Banks need help, and they have recognized that some of that help will come from Fintech firms. That is why so many banks have created incubators and accelerators. Banks and Fintech firms need each another. It took a while to sink in, but most players now agree. But Fintechs struggle with how to partner with banks, and vice versa. What will a good Fintech partner look like? Without a doubt, banks are looking for partners. They want companies that will share their business goals and understand their vision. They want partners who will measure success the way they do. But what partnering model are we talking about? There are several existing or emerging models.
Within IT, there are places where we want to move in a more agile way -- where we want to move faster. There are also certain activities where waterfall is still an excellent methodology to drive the consistency and predictability that we need. A good example of that comes with large releases. We may develop changes or features in a very agile way, but as we move towards making large changes to the business that impact large business functions, we need to roll those changes out in a very controlled, scripted way. So, we take a little bit different look at Bimodal than some companies do. Your other question was on Shadow IT. One of the things that we have challenged a lot over the last year or so is this concept the role of the IT organization relative to the rest of the enterprise.
Services and APIs are only loosely-coupled in conceptual architecture, but not in the real-world where people still have to manually discover and integrate them at the Application and Process layers. This is the reason why Service Orientation has yet to have delivered “Business Agility”. From that high-level Enterprise Architecture perspective (as opposed to the bottom up IT view) it’s not useful or scalable to be stuck manually considering individual APIs. It would be better to have an abstraction, a model for looking at all of these endpoints as objects that expose functionality, but hide their complexity and automate management of the end-to-end API contract lifecycle in order to advance the Service Orientation architectures.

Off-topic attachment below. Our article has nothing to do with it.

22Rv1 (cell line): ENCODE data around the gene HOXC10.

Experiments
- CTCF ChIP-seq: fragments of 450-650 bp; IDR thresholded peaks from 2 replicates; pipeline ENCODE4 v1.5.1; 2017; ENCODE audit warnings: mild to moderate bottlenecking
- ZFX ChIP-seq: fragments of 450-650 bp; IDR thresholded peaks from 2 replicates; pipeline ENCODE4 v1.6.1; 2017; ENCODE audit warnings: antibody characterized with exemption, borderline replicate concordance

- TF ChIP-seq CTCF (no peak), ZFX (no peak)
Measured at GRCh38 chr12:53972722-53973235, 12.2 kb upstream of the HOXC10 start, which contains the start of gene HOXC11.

Extract, Transform and Load (ETL) systems commonly integrate data from multiple applications and systems and are typically developed and supported by different vendors or hosted on separate computer hardware. The disparate systems containing the original data are frequently managed and operated by different employees as well. It is likely you have found some point-to-point tools in your tool kit to help with this enormous data corralling challenge, but what about maintaining the integrity of the data as it moves away from your original system downstream? An even more elusive question to answer is do you need enterprise visibility into the overall integrity of your key business data?
The industry's interest in AI, Rajan says, has been driven both by rising costs and increasing volumes of data. "There isn't necessarily the capacity to capture and process and understand all of it. I think AI, particularly a lot of early solutions, are targeting those issues -- being able to take large volumes of data, put it through levels of processing that can allow some level of relevancy to crop up to support decision making and influence the course of care." The aim is for AI systems to do what doctors can't always: keep up on every detail of every patient's visit to every specialist or hospital, as well as each pertinent new piece of research, disease outbreak, and public health recommendation. The system must not only digest all that information, but also factor in the patient's symptoms and then recommend a diagnosis or course of treatment that takes all those elements into account.